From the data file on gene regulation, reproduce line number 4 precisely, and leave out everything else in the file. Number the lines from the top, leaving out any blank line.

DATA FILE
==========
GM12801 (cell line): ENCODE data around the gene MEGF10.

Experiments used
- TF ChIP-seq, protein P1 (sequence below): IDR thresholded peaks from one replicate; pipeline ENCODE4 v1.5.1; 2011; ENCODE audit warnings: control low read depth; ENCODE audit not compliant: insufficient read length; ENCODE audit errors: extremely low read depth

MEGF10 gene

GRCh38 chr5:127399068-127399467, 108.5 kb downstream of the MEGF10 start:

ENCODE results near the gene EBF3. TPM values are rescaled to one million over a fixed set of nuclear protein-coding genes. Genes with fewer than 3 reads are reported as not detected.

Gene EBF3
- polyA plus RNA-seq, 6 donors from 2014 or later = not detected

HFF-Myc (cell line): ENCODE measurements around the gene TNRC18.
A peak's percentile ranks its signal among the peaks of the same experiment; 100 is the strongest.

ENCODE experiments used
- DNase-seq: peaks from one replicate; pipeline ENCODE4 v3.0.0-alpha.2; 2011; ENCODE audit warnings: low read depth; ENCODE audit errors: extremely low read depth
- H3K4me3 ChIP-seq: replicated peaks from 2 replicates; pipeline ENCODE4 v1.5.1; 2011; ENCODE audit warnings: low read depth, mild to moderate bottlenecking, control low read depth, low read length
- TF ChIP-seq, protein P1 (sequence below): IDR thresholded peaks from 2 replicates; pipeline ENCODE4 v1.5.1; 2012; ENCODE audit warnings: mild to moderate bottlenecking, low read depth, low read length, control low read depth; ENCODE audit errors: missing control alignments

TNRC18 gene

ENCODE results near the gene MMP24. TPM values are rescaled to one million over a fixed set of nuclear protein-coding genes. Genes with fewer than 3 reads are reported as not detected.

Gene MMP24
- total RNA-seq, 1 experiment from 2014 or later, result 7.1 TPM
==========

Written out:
MEGF10 gene